Tuesday, December 13, 2016

Thousands of Snow Geese Die on Toxic Lake.

Exhausted by their long distance migration, thousands of snow geese (Chen caerulescens) settled to rest and recuperate on a 700 acre former open pit copper mine near Butte, Montana.  They ignored efforts by humans to shoo them off the poisonous water.  Thousands of geese died.  It is estimated 3000 to 4000 geese pass the pit on their annual trip south from breeding grounds in Canada.  Company officials say the artificial lake was snow white with resting geese. The sick water rarely freezes, so the geese naturally see it as a welcomed rest stop.  A late start on the journey induced by climate change, and a cold period in Montana froze their usual rest stops.  Some birds escaped the poisonous pit only to die later, thwarting human attempts to rescue and treat the suffering birds, and upsetting local residents.  Snow geese are protected under federal law and a fine of $5000 could be assessed for each dead goose.

BP, the same company that brought you Deepwater Horizon, is open to suggestions of how to prevent the tragedy from occurring again.   Efforts to frighten the goose off the pit with sound and a battery powered, remote controlled boat with a scary face failed in the harsh cold.  Predictably, a resort to more technology--lasers--is being considered.  Apparently cleaning up the mess is too expensive for Anaconda Company which began consuming the mountain of copper ore called the "richest hill on Earth" in 1955, creating the 1780 foot deep, Berkeley Pit.  ARCO bought the property from Anaconda in 1977 and allowed the pit to fill with water since mining operations had ceased on a large scale.  The water is acidic as vinegar and filled with toxins.  It is part of a Superfund site which so far has cost $2 billion to remediate.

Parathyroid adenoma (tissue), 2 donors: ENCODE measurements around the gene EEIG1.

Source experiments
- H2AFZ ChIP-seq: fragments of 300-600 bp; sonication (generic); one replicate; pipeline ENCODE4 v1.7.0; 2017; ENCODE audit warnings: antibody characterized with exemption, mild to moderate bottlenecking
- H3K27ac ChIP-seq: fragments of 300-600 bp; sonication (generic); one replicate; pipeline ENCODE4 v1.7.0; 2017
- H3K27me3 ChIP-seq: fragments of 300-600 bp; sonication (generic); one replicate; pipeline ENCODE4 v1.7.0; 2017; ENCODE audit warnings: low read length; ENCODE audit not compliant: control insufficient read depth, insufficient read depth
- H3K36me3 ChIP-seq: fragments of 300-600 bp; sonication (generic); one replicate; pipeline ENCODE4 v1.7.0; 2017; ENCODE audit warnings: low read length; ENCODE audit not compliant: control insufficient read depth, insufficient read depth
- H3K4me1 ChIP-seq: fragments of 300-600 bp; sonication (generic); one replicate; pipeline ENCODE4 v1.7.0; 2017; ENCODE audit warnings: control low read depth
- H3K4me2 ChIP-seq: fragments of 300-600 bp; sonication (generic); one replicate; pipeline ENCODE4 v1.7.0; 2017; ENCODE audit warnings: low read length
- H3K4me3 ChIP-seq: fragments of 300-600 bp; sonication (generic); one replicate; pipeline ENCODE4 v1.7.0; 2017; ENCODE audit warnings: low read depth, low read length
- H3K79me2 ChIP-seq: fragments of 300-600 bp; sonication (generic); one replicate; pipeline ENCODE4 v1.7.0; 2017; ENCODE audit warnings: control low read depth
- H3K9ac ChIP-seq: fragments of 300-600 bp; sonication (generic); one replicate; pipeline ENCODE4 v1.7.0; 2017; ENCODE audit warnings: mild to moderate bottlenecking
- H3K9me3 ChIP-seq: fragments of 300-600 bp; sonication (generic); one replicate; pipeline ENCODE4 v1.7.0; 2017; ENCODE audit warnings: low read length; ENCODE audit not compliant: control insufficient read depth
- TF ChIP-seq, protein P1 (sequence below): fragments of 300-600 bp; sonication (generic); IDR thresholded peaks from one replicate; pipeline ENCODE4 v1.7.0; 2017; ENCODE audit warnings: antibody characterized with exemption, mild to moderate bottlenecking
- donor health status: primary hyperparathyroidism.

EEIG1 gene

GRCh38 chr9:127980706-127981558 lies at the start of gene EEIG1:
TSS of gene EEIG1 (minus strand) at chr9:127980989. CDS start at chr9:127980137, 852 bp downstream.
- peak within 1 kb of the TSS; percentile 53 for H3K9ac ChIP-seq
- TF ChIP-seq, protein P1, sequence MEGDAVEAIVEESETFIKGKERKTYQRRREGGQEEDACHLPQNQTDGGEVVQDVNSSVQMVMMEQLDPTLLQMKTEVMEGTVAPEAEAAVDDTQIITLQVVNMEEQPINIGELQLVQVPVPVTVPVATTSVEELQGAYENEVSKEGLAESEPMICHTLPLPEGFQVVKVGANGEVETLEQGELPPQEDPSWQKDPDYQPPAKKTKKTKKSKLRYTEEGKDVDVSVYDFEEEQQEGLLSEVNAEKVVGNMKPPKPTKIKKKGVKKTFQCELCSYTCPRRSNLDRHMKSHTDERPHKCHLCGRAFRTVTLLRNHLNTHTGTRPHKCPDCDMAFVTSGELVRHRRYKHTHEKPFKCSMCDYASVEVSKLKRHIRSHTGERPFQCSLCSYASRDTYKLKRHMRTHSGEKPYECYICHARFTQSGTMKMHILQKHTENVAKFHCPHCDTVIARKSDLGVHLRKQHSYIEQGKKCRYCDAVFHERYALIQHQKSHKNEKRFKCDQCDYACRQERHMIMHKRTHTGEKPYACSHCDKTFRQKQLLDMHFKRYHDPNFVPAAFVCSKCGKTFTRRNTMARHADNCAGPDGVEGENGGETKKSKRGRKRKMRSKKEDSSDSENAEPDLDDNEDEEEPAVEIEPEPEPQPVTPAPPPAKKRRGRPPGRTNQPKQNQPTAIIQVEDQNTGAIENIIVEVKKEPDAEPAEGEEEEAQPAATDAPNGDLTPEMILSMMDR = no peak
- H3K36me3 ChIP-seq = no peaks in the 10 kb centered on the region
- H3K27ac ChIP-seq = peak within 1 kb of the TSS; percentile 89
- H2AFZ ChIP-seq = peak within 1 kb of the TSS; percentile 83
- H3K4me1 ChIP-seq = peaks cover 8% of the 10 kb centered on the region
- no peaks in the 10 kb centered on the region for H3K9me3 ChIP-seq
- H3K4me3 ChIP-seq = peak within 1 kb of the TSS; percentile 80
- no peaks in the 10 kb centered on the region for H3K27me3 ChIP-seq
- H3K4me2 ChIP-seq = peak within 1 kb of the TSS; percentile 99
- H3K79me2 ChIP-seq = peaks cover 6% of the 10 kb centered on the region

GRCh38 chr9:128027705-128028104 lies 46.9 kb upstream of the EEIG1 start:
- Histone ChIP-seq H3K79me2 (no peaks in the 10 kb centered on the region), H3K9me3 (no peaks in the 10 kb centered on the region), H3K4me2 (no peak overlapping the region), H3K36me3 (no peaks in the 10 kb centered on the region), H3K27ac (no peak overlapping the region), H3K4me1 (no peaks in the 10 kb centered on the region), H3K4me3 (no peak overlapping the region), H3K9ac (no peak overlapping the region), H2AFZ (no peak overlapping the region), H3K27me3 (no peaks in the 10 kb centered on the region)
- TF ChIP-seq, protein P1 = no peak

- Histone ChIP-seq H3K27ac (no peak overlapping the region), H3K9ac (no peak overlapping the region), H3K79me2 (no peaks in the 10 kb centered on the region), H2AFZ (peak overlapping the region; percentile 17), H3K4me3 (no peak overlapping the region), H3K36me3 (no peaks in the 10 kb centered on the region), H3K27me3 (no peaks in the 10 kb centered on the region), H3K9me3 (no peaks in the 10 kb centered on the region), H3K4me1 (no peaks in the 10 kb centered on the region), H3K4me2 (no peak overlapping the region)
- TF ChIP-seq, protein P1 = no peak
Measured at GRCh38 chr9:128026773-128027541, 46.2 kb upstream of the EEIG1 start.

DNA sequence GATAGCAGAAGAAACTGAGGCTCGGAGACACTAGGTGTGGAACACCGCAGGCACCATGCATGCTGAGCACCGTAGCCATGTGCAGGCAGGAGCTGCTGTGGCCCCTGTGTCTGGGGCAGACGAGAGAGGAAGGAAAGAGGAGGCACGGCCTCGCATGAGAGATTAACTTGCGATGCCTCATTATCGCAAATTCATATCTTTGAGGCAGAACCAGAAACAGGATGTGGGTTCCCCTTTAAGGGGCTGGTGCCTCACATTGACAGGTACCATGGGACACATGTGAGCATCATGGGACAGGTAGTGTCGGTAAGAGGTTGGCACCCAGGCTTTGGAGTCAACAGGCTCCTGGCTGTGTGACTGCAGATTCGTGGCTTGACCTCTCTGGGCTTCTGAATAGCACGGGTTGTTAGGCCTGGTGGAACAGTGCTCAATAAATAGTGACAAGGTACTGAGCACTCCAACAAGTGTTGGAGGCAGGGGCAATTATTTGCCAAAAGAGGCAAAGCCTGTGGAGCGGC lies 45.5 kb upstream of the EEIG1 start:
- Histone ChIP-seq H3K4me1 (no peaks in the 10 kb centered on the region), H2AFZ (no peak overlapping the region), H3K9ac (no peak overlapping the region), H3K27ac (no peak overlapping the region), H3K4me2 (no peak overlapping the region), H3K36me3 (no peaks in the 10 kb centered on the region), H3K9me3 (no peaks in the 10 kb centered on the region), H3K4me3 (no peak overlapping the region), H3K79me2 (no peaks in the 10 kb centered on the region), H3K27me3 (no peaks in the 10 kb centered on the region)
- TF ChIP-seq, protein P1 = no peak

The pit is not going to go away; it has become something of a local tourist attraction, but BP will have to start pumping out the bad water and treating it before it reaches Butte's groundwater supply estimated to occur by 2023.  Local officials believe the previous mass death of geese at the pit in 1995 should have been an alarm bell signaling action. But when money is involved and corporate profits at stake, NOT.